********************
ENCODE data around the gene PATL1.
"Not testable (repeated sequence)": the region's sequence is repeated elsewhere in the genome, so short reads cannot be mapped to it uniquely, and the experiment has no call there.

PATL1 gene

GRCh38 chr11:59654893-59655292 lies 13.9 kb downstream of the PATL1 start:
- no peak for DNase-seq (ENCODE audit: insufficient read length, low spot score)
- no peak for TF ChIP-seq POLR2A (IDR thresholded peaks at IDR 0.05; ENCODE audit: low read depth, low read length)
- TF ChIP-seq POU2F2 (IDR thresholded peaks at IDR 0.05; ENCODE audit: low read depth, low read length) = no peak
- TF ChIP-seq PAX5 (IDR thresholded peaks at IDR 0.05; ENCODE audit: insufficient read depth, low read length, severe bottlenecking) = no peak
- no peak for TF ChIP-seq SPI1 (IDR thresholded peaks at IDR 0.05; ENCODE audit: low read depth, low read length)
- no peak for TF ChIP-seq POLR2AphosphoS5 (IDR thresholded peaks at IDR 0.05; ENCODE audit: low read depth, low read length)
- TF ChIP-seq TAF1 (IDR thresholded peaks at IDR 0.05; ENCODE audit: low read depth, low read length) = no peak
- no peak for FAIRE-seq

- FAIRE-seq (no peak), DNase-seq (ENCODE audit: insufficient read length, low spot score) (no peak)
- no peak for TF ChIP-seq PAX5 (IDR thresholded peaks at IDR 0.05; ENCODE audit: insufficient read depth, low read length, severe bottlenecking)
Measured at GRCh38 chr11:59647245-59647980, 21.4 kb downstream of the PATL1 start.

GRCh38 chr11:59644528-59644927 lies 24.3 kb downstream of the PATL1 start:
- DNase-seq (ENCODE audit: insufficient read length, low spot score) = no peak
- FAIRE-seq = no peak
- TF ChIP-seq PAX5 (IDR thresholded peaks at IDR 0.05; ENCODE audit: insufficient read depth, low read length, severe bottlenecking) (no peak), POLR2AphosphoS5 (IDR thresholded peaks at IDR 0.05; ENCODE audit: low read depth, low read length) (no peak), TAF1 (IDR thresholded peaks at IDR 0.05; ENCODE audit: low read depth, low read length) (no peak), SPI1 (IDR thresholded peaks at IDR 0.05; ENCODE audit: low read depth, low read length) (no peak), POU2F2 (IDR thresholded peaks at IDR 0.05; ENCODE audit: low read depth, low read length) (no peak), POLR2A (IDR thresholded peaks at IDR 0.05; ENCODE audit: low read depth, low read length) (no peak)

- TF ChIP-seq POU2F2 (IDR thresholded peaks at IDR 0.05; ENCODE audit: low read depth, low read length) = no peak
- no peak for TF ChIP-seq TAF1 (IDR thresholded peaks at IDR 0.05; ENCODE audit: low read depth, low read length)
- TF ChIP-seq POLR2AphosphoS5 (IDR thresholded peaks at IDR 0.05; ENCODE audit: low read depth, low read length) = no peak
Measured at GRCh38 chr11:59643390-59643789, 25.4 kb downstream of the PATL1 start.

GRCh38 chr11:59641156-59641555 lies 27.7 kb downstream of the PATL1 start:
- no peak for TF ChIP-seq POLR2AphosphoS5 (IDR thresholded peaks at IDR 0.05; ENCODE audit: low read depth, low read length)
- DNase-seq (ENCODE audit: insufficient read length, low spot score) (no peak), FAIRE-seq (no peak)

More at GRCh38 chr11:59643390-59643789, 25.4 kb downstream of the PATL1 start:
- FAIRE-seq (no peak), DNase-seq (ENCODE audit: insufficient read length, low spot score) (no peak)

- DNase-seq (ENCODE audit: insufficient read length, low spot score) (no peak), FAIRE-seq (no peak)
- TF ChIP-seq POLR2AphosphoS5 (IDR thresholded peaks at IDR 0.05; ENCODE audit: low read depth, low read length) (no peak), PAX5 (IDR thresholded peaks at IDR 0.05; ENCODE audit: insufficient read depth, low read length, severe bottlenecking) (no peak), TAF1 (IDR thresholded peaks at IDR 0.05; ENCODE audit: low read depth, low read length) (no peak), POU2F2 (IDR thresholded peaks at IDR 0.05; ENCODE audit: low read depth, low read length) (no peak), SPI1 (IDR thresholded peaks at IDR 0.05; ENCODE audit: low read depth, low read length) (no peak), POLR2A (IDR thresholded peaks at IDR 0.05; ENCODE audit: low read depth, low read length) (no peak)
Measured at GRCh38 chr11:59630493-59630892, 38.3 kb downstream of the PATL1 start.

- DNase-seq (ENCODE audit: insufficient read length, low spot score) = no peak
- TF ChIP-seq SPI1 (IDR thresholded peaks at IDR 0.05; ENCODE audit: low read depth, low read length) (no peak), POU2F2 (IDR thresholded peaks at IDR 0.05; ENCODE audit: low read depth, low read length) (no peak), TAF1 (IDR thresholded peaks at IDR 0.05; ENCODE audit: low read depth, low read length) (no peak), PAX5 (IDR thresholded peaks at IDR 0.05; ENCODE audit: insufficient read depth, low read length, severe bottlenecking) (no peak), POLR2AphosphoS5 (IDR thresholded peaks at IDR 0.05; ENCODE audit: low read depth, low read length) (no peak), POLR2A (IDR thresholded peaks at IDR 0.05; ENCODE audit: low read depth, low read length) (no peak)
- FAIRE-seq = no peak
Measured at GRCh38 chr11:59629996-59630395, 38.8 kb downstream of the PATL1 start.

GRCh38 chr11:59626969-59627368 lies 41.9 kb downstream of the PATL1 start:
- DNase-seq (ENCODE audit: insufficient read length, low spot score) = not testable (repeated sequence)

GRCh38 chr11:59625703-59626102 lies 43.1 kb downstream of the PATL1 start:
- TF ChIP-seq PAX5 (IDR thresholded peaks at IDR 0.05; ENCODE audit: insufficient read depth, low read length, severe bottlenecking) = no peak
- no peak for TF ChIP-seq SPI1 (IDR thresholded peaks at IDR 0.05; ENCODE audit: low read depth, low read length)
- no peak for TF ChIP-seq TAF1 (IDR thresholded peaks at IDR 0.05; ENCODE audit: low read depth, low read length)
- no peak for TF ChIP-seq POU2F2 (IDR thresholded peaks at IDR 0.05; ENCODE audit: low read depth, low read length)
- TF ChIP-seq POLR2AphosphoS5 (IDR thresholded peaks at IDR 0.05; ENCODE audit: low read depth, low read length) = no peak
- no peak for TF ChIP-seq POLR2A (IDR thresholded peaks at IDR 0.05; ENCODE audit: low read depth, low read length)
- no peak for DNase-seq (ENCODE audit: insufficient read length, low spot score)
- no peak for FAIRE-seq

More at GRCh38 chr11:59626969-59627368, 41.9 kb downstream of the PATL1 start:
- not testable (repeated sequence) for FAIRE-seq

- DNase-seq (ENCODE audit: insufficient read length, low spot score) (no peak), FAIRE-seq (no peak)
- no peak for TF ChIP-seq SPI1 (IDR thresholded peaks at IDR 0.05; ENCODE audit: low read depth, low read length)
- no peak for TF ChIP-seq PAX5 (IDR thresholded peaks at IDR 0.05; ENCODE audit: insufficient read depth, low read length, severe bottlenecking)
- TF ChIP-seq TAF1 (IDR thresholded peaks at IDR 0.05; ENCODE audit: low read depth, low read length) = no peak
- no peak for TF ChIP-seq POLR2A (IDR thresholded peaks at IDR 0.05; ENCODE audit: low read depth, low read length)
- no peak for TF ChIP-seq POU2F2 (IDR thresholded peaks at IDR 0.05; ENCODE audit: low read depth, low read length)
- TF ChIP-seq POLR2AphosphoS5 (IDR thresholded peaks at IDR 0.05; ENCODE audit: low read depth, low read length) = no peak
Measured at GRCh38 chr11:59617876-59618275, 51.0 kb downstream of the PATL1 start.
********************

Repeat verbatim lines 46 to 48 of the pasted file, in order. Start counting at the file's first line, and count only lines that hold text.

- no peak for FAIRE-seq

More at GRCh38 chr11:59626969-59627368, 41.9 kb downstream of the PATL1 start:
- not testable (repeated sequence) for FAIRE-seq